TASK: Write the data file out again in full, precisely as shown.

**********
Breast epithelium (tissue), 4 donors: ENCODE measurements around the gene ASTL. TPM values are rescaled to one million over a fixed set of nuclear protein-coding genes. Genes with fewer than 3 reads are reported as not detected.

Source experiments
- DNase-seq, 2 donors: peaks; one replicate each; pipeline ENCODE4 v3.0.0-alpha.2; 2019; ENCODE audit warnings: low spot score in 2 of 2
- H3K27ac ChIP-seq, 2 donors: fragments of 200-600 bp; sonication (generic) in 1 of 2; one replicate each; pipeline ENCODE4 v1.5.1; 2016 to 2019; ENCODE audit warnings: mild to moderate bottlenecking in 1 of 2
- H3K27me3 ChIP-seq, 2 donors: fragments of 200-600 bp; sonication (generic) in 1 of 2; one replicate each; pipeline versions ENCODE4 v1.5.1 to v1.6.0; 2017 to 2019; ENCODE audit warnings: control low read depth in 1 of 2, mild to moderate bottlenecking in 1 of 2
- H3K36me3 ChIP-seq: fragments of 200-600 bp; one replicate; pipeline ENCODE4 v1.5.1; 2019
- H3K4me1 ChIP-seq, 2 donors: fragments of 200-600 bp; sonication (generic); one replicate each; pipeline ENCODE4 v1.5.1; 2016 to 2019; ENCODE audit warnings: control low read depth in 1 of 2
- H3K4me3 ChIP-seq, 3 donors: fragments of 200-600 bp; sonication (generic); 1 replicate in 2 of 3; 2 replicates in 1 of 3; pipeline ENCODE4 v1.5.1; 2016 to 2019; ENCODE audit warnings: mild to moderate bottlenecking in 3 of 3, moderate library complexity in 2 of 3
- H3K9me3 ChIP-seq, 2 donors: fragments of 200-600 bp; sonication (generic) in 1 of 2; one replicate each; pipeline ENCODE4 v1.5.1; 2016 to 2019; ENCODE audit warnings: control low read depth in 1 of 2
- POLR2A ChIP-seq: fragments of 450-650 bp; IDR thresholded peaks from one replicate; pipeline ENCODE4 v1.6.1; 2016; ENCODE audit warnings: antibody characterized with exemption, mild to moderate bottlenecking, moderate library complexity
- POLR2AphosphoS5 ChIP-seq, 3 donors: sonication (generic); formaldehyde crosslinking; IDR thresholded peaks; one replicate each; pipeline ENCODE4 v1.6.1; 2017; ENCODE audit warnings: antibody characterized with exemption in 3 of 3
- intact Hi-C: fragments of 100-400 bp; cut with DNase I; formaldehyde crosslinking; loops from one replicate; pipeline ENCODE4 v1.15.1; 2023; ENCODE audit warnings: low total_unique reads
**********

Breast epithelium (tissue), 4 donors: ENCODE measurements around the gene ASTL. TPM values are rescaled to one million over a fixed set of nuclear protein-coding genes. Genes with fewer than 3 reads are reported as not detected.

Source experiments
- DNase-seq, 2 donors: peaks; one replicate each; pipeline ENCODE4 v3.0.0-alpha.2; 2019; ENCODE audit warnings: low spot score in 2 of 2
- H3K27ac ChIP-seq, 2 donors: fragments of 200-600 bp; sonication (generic) in 1 of 2; one replicate each; pipeline ENCODE4 v1.5.1; 2016 to 2019; ENCODE audit warnings: mild to moderate bottlenecking in 1 of 2
- H3K27me3 ChIP-seq, 2 donors: fragments of 200-600 bp; sonication (generic) in 1 of 2; one replicate each; pipeline versions ENCODE4 v1.5.1 to v1.6.0; 2017 to 2019; ENCODE audit warnings: control low read depth in 1 of 2, mild to moderate bottlenecking in 1 of 2
- H3K36me3 ChIP-seq: fragments of 200-600 bp; one replicate; pipeline ENCODE4 v1.5.1; 2019
- H3K4me1 ChIP-seq, 2 donors: fragments of 200-600 bp; sonication (generic); one replicate each; pipeline ENCODE4 v1.5.1; 2016 to 2019; ENCODE audit warnings: control low read depth in 1 of 2
- H3K4me3 ChIP-seq, 3 donors: fragments of 200-600 bp; sonication (generic); 1 replicate in 2 of 3; 2 replicates in 1 of 3; pipeline ENCODE4 v1.5.1; 2016 to 2019; ENCODE audit warnings: mild to moderate bottlenecking in 3 of 3, moderate library complexity in 2 of 3
- H3K9me3 ChIP-seq, 2 donors: fragments of 200-600 bp; sonication (generic) in 1 of 2; one replicate each; pipeline ENCODE4 v1.5.1; 2016 to 2019; ENCODE audit warnings: control low read depth in 1 of 2
- POLR2A ChIP-seq: fragments of 450-650 bp; IDR thresholded peaks from one replicate; pipeline ENCODE4 v1.6.1; 2016; ENCODE audit warnings: antibody characterized with exemption, mild to moderate bottlenecking, moderate library complexity
- POLR2AphosphoS5 ChIP-seq, 3 donors: sonication (generic); formaldehyde crosslinking; IDR thresholded peaks; one replicate each; pipeline ENCODE4 v1.6.1; 2017; ENCODE audit warnings: antibody characterized with exemption in 3 of 3
- intact Hi-C: fragments of 100-400 bp; cut with DNase I; formaldehyde crosslinking; loops from one replicate; pipeline ENCODE4 v1.15.1; 2023; ENCODE audit warnings: low total_unique reads